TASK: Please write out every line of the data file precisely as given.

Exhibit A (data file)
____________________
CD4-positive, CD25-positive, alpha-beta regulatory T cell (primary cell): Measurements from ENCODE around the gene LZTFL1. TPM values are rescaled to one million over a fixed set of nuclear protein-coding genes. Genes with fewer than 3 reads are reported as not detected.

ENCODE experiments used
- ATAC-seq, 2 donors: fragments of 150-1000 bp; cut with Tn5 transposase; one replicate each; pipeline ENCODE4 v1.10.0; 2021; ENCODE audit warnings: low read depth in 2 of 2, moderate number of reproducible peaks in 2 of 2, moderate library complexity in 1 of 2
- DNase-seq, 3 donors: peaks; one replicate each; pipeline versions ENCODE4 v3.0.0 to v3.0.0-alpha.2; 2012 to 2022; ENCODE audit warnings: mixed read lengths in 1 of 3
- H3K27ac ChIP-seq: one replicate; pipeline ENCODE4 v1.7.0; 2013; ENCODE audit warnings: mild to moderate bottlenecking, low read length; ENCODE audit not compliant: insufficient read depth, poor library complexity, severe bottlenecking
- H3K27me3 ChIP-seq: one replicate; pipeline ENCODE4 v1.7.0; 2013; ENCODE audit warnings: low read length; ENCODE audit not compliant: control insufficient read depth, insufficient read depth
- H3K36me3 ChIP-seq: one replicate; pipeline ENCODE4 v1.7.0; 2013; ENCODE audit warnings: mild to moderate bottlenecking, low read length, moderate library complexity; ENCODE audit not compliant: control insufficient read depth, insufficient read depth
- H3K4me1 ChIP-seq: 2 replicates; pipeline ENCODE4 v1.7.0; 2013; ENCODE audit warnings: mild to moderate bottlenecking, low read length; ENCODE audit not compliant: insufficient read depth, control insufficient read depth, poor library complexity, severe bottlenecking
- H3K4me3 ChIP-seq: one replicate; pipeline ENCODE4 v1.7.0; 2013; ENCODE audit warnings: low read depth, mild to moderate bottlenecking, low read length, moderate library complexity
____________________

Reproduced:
CD4-positive, CD25-positive, alpha-beta regulatory T cell (primary cell): Measurements from ENCODE around the gene LZTFL1. TPM values are rescaled to one million over a fixed set of nuclear protein-coding genes. Genes with fewer than 3 reads are reported as not detected.

ENCODE experiments used
- ATAC-seq, 2 donors: fragments of 150-1000 bp; cut with Tn5 transposase; one replicate each; pipeline ENCODE4 v1.10.0; 2021; ENCODE audit warnings: low read depth in 2 of 2, moderate number of reproducible peaks in 2 of 2, moderate library complexity in 1 of 2
- DNase-seq, 3 donors: peaks; one replicate each; pipeline versions ENCODE4 v3.0.0 to v3.0.0-alpha.2; 2012 to 2022; ENCODE audit warnings: mixed read lengths in 1 of 3
- H3K27ac ChIP-seq: one replicate; pipeline ENCODE4 v1.7.0; 2013; ENCODE audit warnings: mild to moderate bottlenecking, low read length; ENCODE audit not compliant: insufficient read depth, poor library complexity, severe bottlenecking
- H3K27me3 ChIP-seq: one replicate; pipeline ENCODE4 v1.7.0; 2013; ENCODE audit warnings: low read length; ENCODE audit not compliant: control insufficient read depth, insufficient read depth
- H3K36me3 ChIP-seq: one replicate; pipeline ENCODE4 v1.7.0; 2013; ENCODE audit warnings: mild to moderate bottlenecking, low read length, moderate library complexity; ENCODE audit not compliant: control insufficient read depth, insufficient read depth
- H3K4me1 ChIP-seq: 2 replicates; pipeline ENCODE4 v1.7.0; 2013; ENCODE audit warnings: mild to moderate bottlenecking, low read length; ENCODE audit not compliant: insufficient read depth, control insufficient read depth, poor library complexity, severe bottlenecking
- H3K4me3 ChIP-seq: one replicate; pipeline ENCODE4 v1.7.0; 2013; ENCODE audit warnings: low read depth, mild to moderate bottlenecking, low read length, moderate library complexity